India on Tuesday said it is open to joining the China-led Regional Comprehensive Economic Partnership (RCEP) trade deal if all its concerns are met, while maintaining that its decision to stay out is final for the moment.
A day after rejecting the world’s biggest free trade pact, India also signalled its readiness to renew negotiations on a long-pending free trade agreement with the European Union.
“For the present, it is the final decision that we are not joining RCEP," trade minister Piyush Goyal told reporters.
“But if all our demands are met, that will open up opportunities for our goods, services and investments in this region and balance the trade deficit that India is suffering without allowing India to become the dumping ground for other countries, then every government is always open to discussions and negotiations."
India on Monday decided against joining the RCEP trade deal, holding that it did not receive any credible assurance on market access and non-tariff barriers. The other 15 members, however, decided to go ahead and sign the trade deal next year. In a joint statement, RCEP members said all RCEP participating countries will work together to resolve the outstanding issues raised by India in a mutually satisfactory way.
Goyal said in international engagements, countries always talk to each other. “The doors are not shut for anybody. If the 15 RCEP nations make a sincere effort to resolve our concerns, to give us confidence and help us to balance the trade inequality which Prime Minister has raised, then every nation should talk to their friends. We have not become enemies of each other."
Negotiations for RCEP, which included the 10 member-states of the Association of Southeast Asian Nations (Asean) and six free trade partners—China, India, South Korea, Japan, New Zealand and Australia—began in 2012. Indian industry was, however, apprehensive that the deal would lead to a surge of cheap imports from China, with which India already has a trade deficit of over $50 billion.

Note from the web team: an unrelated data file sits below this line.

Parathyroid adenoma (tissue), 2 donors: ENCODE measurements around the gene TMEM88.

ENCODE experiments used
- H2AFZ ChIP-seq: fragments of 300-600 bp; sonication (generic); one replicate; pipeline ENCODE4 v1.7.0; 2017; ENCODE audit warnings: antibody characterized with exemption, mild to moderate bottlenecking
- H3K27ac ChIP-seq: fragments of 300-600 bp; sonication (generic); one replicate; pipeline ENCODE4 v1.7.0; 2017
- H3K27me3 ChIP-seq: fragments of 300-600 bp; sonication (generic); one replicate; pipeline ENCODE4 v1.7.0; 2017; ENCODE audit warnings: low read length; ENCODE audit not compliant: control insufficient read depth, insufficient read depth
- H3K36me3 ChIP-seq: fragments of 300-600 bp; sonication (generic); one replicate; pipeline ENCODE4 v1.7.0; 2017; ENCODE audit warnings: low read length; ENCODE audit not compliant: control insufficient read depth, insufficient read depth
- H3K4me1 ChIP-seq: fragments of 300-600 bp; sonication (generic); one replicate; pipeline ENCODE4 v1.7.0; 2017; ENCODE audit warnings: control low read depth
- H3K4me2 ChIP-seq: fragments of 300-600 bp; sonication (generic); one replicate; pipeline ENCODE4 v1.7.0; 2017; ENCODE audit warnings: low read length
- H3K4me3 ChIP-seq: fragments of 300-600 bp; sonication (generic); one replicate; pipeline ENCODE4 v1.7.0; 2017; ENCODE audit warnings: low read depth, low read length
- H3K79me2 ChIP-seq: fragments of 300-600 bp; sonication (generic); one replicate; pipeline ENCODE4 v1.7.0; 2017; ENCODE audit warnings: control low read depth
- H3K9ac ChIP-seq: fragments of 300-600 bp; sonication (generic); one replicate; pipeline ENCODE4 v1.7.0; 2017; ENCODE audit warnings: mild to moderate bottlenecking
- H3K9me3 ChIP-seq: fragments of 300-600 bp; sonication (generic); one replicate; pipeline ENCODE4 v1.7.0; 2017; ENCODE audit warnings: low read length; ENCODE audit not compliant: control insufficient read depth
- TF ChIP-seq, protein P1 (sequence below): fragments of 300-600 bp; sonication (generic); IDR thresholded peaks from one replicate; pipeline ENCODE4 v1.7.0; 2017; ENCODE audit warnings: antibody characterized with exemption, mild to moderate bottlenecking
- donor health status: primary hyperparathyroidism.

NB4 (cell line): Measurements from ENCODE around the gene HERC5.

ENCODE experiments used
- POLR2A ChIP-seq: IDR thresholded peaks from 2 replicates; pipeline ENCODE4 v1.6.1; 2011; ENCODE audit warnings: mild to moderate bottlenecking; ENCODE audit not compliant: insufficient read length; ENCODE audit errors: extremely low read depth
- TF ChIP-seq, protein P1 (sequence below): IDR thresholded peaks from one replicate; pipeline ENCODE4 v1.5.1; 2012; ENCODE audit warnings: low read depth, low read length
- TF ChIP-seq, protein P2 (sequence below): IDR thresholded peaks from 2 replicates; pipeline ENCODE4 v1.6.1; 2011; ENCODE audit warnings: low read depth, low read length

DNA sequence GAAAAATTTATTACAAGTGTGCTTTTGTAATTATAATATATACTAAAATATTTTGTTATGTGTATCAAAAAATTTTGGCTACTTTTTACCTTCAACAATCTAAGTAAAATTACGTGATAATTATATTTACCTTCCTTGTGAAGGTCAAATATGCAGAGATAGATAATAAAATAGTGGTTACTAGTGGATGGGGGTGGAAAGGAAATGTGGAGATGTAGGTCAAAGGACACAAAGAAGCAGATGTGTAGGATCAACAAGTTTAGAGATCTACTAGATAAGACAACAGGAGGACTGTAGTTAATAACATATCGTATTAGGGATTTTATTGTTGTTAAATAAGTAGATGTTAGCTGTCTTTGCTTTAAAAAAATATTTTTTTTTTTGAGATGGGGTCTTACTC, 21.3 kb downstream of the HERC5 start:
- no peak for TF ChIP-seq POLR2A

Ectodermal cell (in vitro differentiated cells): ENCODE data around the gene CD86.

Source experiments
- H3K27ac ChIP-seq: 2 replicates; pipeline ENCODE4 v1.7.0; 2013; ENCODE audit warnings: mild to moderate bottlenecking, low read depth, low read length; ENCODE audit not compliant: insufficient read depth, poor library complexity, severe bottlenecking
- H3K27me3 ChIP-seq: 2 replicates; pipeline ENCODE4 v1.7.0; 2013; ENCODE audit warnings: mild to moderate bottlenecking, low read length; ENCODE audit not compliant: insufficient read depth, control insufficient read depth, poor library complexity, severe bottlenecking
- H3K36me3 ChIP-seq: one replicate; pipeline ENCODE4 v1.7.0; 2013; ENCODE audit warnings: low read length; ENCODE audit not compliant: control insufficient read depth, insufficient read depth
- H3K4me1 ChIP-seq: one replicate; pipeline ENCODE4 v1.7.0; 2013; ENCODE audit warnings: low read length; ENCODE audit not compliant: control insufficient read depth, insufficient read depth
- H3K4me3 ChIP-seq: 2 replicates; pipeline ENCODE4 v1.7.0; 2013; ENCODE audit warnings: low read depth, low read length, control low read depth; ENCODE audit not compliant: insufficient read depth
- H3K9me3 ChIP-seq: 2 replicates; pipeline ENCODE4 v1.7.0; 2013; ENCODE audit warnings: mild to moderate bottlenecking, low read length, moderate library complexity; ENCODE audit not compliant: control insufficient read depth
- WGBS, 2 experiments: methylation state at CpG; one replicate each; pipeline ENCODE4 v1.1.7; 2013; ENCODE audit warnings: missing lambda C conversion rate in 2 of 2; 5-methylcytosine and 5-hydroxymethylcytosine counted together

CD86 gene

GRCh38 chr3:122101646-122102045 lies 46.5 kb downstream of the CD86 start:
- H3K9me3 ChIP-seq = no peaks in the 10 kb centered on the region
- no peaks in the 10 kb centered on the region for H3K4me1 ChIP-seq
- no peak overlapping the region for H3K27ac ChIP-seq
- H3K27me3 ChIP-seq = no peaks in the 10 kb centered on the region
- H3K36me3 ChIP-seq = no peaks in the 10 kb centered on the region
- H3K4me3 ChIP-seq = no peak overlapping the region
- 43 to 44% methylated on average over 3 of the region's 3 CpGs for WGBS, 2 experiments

Asked why the government did not withdraw from the talks earlier, Goyal said a decision taken by an erstwhile government on an international platform cannot be changed or reversed suddenly just because of a change of government, referring to the decision of the Manmohan Singh government to join the RCEP talks in 2012. “When our government came in, we were less enthusiastic than the previous commerce minister, but that does not mean we can close the discussions. Because India stood its ground, negotiated hard and strong for national interest, the negotiations could not get completed (by 2016 as envisaged earlier)," he added.
Ruling out that India may be marked as a deal-breaker for exiting RCEP at the last moment, Goyal said India has not exited the pact in an acrimonious manner. “We have consistently stood our ground on these issues and every body was clear that India is willing to talk. Therefore, I don’t think there is any point of a tag of deal-breaker. There is no last minute issue. The onus is on other nations to respond to India’s concerns," he added.
Asked about the lessons learnt from the RCEP negotiations, Goyal said India should never finalize a trade agreement in a hurry, citing the examples of the 2009 and 2011 pacts with Japan, South Korea, Malaysia and with Asean countries. “Trade discussions and negotiations should allow enough time and enough considerations so that they are done carefully keeping the best interest of our people and our national interest in mind," he added.
On a question regarding the long-pending India-EU free trade agreement, Goyal said he believes India should engage in an FTA with the EU. “These are countries where India has a number of products which can be exported. Currently, there are no discussions going on the FTA. We have now been approached by several EU countries to once again consider negotiations with the EU. A new EU commission is expected to be in place soon. After that, we will once again start discussing with them to see if there is a potential scope for a fair and balanced FTA," he added.
Richard Rossow, senior fellow at the Centre for Strategic and International Studies, said he is not surprised by India’s decision. “India has trade deals with all of Asean, Japan and Korea. If India’s trade imbalance with China worsened, (it) would augment India’s deepening anti-trade instincts. As others have noted, let this trigger bigger domestic reforms," he tweeted.